Universal Music Group recorded revenue of €10.34b—about $11b—in 2022, a 21.6% increase over 2021.

Recorded Music pulled in €7.94b, a 16.3% rise over 2021, which included the impact of a legal settlement and DSP catch-up payment in 2021.

Streaming subscription revenue grew 18.4% year-over-year to €5.3b; the subscription portion pulled in €3.9b, with streaming amounting to €1.42b. Downloads and other digital revenue grew 4% to €337m.

Physical revenue of €1.2b represented a boost of nearly 8%. Licensing approached €1.1, a 19.6% spike.

Music Publishing was up 34.8% to €1.8b.

Said UMG Chairman and CEO Sir Lucian Grainge: “Today’s report demonstrates that, once again, we continue to successfully manage the company for long-term growth while driving strong results in our core business—developing great artists and introducing their music to fans around the world. Our roster—which features four of the top five and 15 of the Top 20 IFPI Global Artists of the Year—once again achieved enormous commercial and creative success in markets around the world. We also worked to evolve and expand relationships with our existing DSP partners as well as establish new ones in fitness, health, gaming and the metaverse, driving the industry forward through leadership, creativity, innovation and collaboration.”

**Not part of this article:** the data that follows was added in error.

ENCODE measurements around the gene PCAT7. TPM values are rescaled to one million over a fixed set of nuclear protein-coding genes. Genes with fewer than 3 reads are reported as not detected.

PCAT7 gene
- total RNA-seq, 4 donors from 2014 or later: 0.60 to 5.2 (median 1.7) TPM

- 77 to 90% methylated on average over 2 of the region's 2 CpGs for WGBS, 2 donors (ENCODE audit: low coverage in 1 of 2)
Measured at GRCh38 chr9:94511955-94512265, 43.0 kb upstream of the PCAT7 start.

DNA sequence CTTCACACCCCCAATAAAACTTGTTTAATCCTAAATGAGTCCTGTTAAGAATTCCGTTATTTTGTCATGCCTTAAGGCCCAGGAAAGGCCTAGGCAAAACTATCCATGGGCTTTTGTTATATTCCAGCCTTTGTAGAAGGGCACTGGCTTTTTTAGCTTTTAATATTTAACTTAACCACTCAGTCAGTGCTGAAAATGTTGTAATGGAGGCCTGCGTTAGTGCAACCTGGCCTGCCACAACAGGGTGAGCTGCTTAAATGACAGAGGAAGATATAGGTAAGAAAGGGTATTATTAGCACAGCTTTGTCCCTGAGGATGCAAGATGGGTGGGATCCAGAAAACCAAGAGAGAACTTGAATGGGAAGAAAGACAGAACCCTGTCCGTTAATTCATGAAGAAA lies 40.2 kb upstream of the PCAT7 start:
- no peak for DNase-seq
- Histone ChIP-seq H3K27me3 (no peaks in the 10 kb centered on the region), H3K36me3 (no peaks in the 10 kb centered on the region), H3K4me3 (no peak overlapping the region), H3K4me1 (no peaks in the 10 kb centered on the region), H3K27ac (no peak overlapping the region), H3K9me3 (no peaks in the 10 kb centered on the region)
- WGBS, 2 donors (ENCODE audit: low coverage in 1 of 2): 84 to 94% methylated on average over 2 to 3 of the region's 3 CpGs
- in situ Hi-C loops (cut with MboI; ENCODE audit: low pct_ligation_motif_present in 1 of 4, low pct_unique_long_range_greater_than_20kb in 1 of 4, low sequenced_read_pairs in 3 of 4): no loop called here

The fourth quarter of 2022 saw a 16.7% year-over-year increase to €2.94b, driven by growth in all segments and noteworthy strength in Music Publishing, which was up 30% to €530m. This was also the first time UMG has recorded more than €1b from streaming subscriptions in a single quarter.

UMG’s “engagement with technology is ensuring a healthy ecosystem,” Grainge told analysts on the conference call.

Highlights of the year included expanding relationships with long-term partners like Amazon (Twitch), Meta (Revenue Sharing) and Apple (Spatial Audio) and the use of technology to drive opportunities for catalog artists. Examples included the ABBA Voyage digital avatar concert, Elton John's Beyond the Yellow Brick Road experience on Roblox and the Spatial Audio release of The Beatles' Revolver.

Grainge again reiterated UMG’s approach to catalog acquisition and streaming; after noting that streaming has evolved in a way that undervalues artists, he said the company is “hard at work” creating artist-centric guiding principles and business models. He specifically mentioned Deezer as a partner. “It’s too early to share the insights," he averred, "but I think we’re on a just and a good journey."

On the catalog front, Sir Lucian emphasized that UMG “is not in the passive-rights business” and that “we continue to use our cash wisely, focusing only on the greatest opportunities to accelerate our growth.”

He also emphatically noted that UMG stands out from many of the companies in the catalog acquisition business cannot adequately service a catalog to its full potential.

“There are many who claim they actively manage rights, but they do not,” Grainge said. “Why? Their lack of infrastructure, their lack of experience and expertise and even more critical, in many cases, their inability to acquire all of the rights necessary to actively manage anything.”

In other news, Lenny Beer's quest for a knighthood has brought much-need laughter to the United Kingdom.